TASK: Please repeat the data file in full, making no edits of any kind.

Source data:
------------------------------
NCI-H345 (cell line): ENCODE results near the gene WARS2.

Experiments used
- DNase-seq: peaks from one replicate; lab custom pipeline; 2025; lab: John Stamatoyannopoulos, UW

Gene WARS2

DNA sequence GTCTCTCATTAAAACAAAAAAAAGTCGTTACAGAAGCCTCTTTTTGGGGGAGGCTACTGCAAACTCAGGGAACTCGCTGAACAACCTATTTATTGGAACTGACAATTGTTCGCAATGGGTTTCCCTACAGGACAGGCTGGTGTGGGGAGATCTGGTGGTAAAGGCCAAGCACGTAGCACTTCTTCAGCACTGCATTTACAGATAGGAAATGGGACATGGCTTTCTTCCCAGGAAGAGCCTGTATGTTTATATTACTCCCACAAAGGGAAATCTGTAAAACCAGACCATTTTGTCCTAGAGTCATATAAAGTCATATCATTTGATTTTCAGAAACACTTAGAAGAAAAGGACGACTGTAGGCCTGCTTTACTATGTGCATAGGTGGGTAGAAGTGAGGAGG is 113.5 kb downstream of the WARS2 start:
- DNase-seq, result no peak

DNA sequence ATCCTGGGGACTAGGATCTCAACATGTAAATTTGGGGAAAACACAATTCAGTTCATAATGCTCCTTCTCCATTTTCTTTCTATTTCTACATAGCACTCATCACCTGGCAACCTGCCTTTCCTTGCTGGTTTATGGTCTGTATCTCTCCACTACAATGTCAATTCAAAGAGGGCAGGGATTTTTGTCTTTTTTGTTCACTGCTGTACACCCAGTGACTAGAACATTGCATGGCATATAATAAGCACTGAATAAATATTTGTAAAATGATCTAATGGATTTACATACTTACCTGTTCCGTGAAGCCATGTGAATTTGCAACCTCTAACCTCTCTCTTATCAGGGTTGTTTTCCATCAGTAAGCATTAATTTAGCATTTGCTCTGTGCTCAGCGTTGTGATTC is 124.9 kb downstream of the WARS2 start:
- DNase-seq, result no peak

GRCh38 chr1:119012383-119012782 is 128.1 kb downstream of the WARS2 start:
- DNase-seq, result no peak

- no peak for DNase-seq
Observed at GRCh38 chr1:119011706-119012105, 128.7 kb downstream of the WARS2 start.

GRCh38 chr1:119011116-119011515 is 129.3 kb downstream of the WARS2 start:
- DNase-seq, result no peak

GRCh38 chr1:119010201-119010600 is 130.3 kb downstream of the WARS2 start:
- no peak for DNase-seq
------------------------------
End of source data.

NCI-H345 (cell line): ENCODE results near the gene WARS2.

Experiments used
- DNase-seq: peaks from one replicate; lab custom pipeline; 2025; lab: John Stamatoyannopoulos, UW

Gene WARS2

DNA sequence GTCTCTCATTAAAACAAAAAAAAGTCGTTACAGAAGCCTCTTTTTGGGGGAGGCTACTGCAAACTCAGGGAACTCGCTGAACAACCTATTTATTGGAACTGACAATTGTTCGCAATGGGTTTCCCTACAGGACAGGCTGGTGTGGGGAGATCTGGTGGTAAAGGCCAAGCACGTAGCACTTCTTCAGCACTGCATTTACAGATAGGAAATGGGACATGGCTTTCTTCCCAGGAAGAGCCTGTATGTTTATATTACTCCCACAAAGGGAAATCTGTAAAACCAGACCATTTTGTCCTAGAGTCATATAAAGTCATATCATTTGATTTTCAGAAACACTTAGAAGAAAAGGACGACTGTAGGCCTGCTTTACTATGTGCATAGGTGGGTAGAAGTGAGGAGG is 113.5 kb downstream of the WARS2 start:
- DNase-seq, result no peak

DNA sequence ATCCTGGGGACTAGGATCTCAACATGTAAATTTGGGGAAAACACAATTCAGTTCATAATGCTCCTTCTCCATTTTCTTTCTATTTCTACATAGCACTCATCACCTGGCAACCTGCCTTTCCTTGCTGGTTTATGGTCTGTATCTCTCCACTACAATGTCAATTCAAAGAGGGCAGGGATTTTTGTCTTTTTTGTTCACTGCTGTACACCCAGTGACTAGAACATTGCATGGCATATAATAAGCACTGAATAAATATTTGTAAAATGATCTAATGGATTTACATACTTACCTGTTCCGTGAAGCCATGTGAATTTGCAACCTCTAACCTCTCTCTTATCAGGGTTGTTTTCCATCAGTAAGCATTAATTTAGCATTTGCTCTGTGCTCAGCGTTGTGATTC is 124.9 kb downstream of the WARS2 start:
- DNase-seq, result no peak

GRCh38 chr1:119012383-119012782 is 128.1 kb downstream of the WARS2 start:
- DNase-seq, result no peak

- no peak for DNase-seq
Observed at GRCh38 chr1:119011706-119012105, 128.7 kb downstream of the WARS2 start.

GRCh38 chr1:119011116-119011515 is 129.3 kb downstream of the WARS2 start:
- DNase-seq, result no peak

GRCh38 chr1:119010201-119010600 is 130.3 kb downstream of the WARS2 start:
- no peak for DNase-seq